23.8 C
Byron Shire
February 5, 2023

Fed Sheds DA a ‘structural tension’ with town masterplan: councillor

Latest News

Swivel by name, drivel by nature

The lack of authenticity of Byron Councillor, Mark Swivel, does not come as a surprise from this side of...

Other News

Family and domestic violence leave comes into force tomorrow

New laws to provide 10 days paid Family and Domestic Violence Leave will come into force tomorrow for workers...

Witches in the Starcourt

A new year is here! It’s a time for women all over the region to pick up their brooms and set their witchy intentions for 2023. There is no finer time and place to do it than with your Country Witches, comedian Mandy Nolan and singer/songwriter Áine Tyrrell. 

Tributes for songstress Sara Tindley

Hundreds gathered at a small rural property at Lindendale last week to say their final farewells to Sara Tindley, a very much loved personality from the Northern Rivers. 

Connecting youth at the Quad

Connect Northern Rivers will be hosting a youth-focused event at the Lismore Quad on Wednesday, 8 February from 3.30...

Old ANZ Mullum

The old ANZ Bank building on Burringbar Street in Mullum is now a bathhouse; such yuppy city indulgence to...

Appeal for flag stolen from Bruns

The two Aboriginal flags that fly high over the Brunswick River Bridge on Invasion Day have become a potent symbol of survival and solidarity for many in the Shire. 

Councillors have approved a masterplan for Federal that envisages a pedestrian and cycle-friendly town with a safe and vibrant Main Street running beside an upgraded park that forms the heart of the hinterland village.

But Council heard last week that the document will carry no weight when a controversial light industrial development proposed for the centre of the town comes before next week’s Council meeting for assessment.

The masterplan, which was approved at last week’s Council planning meeting, sets out 15 separate actions for the village. This includes an upgrade to the intersection of Binna Burra and Coorabell roads, a network of safe and pedestrian-friendly paths and cycleways, and a renewed focus on building affordable and sustainable housing in the town.

Independent councillor, Mark Swivel, sought to remind councillors and the community that the plan will have virtually no impact when it comes to determining individual development applications such as the ‘Fed Sheds’ proposal.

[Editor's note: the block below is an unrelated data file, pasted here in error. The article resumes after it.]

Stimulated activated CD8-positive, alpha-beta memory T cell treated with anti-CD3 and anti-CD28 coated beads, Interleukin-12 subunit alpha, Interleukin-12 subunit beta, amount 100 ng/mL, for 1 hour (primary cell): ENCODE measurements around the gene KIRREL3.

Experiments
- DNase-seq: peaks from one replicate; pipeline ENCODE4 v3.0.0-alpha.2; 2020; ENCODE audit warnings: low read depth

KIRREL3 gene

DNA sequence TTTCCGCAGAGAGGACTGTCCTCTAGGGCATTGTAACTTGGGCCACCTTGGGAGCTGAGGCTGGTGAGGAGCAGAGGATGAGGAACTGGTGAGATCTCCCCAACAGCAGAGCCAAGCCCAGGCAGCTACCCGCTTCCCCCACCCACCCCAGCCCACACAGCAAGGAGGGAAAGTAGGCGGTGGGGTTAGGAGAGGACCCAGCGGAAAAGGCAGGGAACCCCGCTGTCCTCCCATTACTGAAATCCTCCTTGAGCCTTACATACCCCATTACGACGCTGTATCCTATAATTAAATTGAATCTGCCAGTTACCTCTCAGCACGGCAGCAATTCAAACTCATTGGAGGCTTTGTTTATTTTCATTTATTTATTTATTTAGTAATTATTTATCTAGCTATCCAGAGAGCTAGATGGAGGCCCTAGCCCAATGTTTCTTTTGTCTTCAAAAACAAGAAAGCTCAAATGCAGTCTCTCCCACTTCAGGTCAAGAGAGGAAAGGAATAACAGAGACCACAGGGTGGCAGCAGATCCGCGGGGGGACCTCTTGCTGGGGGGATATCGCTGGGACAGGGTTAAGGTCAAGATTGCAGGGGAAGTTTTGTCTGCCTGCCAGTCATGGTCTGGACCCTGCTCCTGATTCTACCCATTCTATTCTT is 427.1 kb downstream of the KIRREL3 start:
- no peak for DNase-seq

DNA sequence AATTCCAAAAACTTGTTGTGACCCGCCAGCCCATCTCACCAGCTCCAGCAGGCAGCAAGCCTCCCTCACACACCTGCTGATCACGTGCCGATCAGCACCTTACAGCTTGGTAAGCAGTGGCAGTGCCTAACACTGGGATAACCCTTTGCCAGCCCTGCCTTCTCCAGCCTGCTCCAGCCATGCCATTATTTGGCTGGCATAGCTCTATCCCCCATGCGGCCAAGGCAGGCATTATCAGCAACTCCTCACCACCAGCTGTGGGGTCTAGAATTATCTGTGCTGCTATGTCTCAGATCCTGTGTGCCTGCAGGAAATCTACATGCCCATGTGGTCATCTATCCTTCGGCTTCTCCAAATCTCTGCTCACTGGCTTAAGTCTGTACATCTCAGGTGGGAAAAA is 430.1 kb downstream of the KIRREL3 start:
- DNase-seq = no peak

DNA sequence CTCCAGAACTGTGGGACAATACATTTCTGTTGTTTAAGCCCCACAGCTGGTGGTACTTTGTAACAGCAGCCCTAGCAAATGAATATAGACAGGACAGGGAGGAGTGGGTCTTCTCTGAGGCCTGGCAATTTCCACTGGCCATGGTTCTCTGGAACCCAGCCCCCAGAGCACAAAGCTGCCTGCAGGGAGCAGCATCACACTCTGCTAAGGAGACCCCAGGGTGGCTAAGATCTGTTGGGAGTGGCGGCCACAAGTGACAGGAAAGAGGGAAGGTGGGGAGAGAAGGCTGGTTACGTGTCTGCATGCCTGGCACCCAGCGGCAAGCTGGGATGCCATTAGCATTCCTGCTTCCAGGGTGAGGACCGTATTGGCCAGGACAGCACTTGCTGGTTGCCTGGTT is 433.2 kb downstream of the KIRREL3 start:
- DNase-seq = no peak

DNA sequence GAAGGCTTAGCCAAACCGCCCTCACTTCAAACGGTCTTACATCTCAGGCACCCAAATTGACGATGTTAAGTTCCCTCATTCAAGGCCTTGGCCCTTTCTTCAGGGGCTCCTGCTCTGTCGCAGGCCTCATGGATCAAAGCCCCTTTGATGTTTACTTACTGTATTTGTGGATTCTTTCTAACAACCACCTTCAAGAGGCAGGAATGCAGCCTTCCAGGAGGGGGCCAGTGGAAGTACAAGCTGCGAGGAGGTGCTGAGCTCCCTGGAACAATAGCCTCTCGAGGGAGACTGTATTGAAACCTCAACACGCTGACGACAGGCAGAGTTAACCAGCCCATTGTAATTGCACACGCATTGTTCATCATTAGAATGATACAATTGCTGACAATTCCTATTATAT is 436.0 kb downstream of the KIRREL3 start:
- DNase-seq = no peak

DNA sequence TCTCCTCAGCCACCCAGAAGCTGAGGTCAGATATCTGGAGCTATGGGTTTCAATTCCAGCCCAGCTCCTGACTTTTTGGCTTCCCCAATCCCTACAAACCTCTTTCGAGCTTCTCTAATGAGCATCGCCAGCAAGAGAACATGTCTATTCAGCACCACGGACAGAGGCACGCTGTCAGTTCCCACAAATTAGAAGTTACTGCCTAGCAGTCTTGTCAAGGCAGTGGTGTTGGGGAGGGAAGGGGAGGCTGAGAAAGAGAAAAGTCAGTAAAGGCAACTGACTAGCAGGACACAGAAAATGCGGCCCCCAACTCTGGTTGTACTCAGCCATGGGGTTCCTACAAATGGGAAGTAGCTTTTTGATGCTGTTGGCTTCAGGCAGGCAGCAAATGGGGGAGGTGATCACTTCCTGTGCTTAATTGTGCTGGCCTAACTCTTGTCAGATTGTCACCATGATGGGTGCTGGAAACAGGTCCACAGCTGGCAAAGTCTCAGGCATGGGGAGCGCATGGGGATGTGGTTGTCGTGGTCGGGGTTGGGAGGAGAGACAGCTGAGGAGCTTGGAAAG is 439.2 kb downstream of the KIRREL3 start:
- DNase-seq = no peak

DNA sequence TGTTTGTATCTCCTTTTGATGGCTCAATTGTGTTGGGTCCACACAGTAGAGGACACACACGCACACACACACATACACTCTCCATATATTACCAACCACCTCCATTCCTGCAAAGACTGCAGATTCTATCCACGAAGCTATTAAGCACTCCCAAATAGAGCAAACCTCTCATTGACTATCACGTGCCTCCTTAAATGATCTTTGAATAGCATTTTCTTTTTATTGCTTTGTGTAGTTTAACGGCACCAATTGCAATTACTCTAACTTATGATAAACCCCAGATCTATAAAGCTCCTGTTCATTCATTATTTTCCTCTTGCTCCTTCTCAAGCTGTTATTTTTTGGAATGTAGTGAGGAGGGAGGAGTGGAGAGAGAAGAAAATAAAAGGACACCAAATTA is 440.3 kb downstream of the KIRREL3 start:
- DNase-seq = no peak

Fed Sheds will come before this week’s Council meeting for determination.

‘A masterplan has very little weight in a real-world sense,’ Cr Swivel told last week’s meeting.

‘It’s an expression of wishes and cannot be enforced by any court or other institution.

‘Next week we look at the Fed Sheds development, which has created an extraordinary degree of community division, and is a project that will occur right in the middle of the village.

‘With the greatest respect to all of the people involved in the masterplan process, the reality is that there’s a structural tension between the masterplan and that particular project.’

The $2.8 million ‘Fed Sheds’ project would see the old house directly opposite Federal Hall/Jaspers Corner replaced with three buildings housing a total of eight light industrial tenancies.

The two-storey development, which lies within the Federal Village Heritage Conservation Area, would also include 26 parking spaces, two loading docks and its own storm water and sewage treatment facilities.

Food and drink-related premises would not be permitted on the site, in a bid to limit the impact on neighbours and the surrounding environment.

The Development Application (DA) received 216 submissions while on public exhibition, including 64 submissions in favour and 152 against. It came before Council’s August planning meeting, but was deferred so that staff and councillors could consider social impact and specific queries raised with the proposal, and so that the developer could be requested to conduct a workshop with the local community.

Recommended approval

Staff have recommended that the development be approved, as they did on the first occasion, arguing that it complies with the planning rules for that part of the Shire, and that the building’s bespoke design would complement the streetscape and nearby heritage buildings.

Support The Echo

Keeping the community together and the community voice loud and clear is what The Echo is about. More than ever we need your help to keep this voice alive and thriving in the community.

Like all businesses we are struggling to keep food on the table of all our local and hard working journalists, artists, sales, delivery and drudges who keep the news coming out to you both in the newspaper and online. If you can spare a few dollars a week – or maybe more – we would appreciate all the support you are able to give to keep the voice of independent, local journalism alive.


Please enter your comment!
Please enter your name here

Land values rise

Your cover story on 25 January claims that land valuation rises could herald increases in Council rates. This is potentially misleading. A council’s total...

Go Thistles!

Lismore Thistles Soccer Club has launched the Thistles Acceleration Program, in the process becoming the city’s only player development academy. 

Pothole protest gets immediate results

Psst: want to get Council staff to do something about the appalling state of roads in your neighbourhood? Organise a protest outside Mullum’s Council Chambers! By...

What’s Love Got to Do with It?

Art imitates life in What’s Love Got to Do with It? a 2022 British romantic comedy-drama film directed by Shekhar Kapur, from a screenplay by Jemima Khan.  The precis reads: ‘Set between London and Lahore, a filmmaker documents her childhood friend and neighbour’s arranged marriage to a bride from Pakistan.’